John Prendergast, John Norris, and Jerry Fowler
22 January 2009
The following excerpts are taken from a series of letters to President Obama by the Center for American Progress ENOUGH Project. ENOUGH is a project committed to ending genocide and crimes against humanity. This second installation serves as a guide to ending the crisis of Darfur in Sudan, as well as seeing the way forward for President Obama as the ICC charges proceed against President Omar al-Bashir, US ambassador to the UN Susan Rice begins her tenure, and UNAMID struggles to deploy fully and ensure civilian protection in the Sudan.
During his first month in office, President Obama will face a number of foreign policy tests, challenges, and dilemmas from a variety of hot spots around the world. All are grave, but given the increasing probability that the International Criminal Court, or ICC, will issue an arrest warrant for the Sudanese President, Omar al-Bashir, the situation in Sudan will very quickly demand his attention. ()
A CHECKLIST FOR THE OBAMA ADMINISTRATION
As soon as possible, the new administration should undertake the following:
Appoint the Presidents Special Envoy who will own this issue so that individual can begin working as rapidly as possible, and clearly establish the mandate, role and authority of this envoy within the administration. Providing sufficient authority and support will be vital.
Identify two senior diplomats experienced in peacemaking to be the deputies to the Presidents Special Envoy, one for Darfur and the other for the CPA [Comprehensive Peace Agreement].
Engage with key international actors to develop a practical and escalating menu of options for exerting leverage on the government of Sudan and rebel movements to create an environment conducive to credible negotiations. ()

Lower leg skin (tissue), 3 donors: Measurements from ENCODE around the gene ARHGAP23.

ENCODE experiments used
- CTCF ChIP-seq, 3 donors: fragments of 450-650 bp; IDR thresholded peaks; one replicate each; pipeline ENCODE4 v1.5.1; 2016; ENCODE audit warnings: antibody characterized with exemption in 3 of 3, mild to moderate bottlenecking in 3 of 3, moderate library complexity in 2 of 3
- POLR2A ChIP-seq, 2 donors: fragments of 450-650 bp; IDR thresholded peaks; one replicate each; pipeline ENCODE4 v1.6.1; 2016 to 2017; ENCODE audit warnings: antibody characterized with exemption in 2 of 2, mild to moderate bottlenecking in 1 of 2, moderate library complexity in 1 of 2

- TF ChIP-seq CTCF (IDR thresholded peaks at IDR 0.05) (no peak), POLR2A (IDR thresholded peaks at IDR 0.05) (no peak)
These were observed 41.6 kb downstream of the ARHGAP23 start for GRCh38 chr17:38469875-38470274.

Work closely with interested parties with leverage in Sudan and the region, especially China, the United Kingdom, France, and key African countries, to coordinate efforts on the peace surge, protection of civilians, and accountability.
By taking these practical steps, President Obama will be well positioned to launch a credible peace surge for Sudan, and work with key countries and the U.N. Security Council to build momentum for the one end-state with which no external country disagrees: peace. ()
As aerial attacks on Darfur by the Sudanese government continue over five years into the crisis and the CPA shows dangerous signs of weakness that could lead to outright collapse, the Obama administration must engage immediately in leading an international peace surge for Sudan. This engagement will clearly demonstrate that the new U.S. administration will exact real consequences on the Sudanese government if its unacceptable policies and behavior continue.
Members of the Obama administration have spoken passionately about their intention to act boldly to end the crisis in Darfur and promote international efforts toward a peaceful future in Sudan. Now they will have the chance to do so at a crucial juncture in Sudans history.